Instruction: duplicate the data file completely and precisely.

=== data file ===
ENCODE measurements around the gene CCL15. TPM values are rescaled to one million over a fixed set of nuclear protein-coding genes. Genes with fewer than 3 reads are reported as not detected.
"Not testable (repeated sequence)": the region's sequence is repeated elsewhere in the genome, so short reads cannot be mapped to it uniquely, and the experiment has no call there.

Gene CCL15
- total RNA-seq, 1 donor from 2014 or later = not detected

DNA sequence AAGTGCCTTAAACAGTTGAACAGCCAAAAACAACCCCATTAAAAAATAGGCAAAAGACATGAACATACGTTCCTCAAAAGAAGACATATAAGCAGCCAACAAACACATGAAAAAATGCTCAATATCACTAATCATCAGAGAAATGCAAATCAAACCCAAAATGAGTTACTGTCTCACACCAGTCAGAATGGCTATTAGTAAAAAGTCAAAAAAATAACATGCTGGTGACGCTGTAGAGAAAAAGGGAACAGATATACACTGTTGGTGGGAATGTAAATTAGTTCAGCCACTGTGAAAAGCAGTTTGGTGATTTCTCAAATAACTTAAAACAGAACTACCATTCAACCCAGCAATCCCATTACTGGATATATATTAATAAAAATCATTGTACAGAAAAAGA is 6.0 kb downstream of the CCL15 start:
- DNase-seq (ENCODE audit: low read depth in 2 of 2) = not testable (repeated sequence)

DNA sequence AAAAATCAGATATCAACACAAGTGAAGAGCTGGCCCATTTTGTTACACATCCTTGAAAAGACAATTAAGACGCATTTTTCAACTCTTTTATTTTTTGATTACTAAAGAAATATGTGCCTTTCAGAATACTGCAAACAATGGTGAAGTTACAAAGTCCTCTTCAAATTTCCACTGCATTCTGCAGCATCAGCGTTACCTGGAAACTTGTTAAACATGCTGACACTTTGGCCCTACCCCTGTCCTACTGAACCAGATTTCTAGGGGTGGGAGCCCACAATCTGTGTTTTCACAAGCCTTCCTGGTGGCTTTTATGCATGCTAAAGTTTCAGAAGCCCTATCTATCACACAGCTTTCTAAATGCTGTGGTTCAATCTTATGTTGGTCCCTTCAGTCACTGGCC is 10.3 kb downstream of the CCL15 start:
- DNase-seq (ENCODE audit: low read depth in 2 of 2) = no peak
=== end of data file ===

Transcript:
ENCODE measurements around the gene CCL15. TPM values are rescaled to one million over a fixed set of nuclear protein-coding genes. Genes with fewer than 3 reads are reported as not detected.
"Not testable (repeated sequence)": the region's sequence is repeated elsewhere in the genome, so short reads cannot be mapped to it uniquely, and the experiment has no call there.

Gene CCL15
- total RNA-seq, 1 donor from 2014 or later = not detected

DNA sequence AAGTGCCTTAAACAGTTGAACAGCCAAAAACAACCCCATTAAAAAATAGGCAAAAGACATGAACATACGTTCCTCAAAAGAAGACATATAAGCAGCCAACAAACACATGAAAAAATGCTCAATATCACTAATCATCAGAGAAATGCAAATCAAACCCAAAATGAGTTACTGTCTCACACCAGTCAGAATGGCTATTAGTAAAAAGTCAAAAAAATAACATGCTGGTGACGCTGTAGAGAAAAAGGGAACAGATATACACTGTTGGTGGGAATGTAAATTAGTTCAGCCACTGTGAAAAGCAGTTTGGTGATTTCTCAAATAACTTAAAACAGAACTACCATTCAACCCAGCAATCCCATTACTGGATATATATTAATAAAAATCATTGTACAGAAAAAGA is 6.0 kb downstream of the CCL15 start:
- DNase-seq (ENCODE audit: low read depth in 2 of 2) = not testable (repeated sequence)

DNA sequence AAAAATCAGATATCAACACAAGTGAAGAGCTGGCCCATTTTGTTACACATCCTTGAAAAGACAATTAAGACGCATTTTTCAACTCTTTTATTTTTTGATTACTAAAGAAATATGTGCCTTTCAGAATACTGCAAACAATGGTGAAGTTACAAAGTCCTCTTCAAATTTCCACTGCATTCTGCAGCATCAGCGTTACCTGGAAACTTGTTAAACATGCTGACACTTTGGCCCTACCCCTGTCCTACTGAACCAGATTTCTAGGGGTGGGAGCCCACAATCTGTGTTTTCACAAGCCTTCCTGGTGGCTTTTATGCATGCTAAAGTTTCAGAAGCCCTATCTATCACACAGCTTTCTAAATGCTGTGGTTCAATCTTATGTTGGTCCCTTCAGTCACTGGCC is 10.3 kb downstream of the CCL15 start:
- DNase-seq (ENCODE audit: low read depth in 2 of 2) = no peak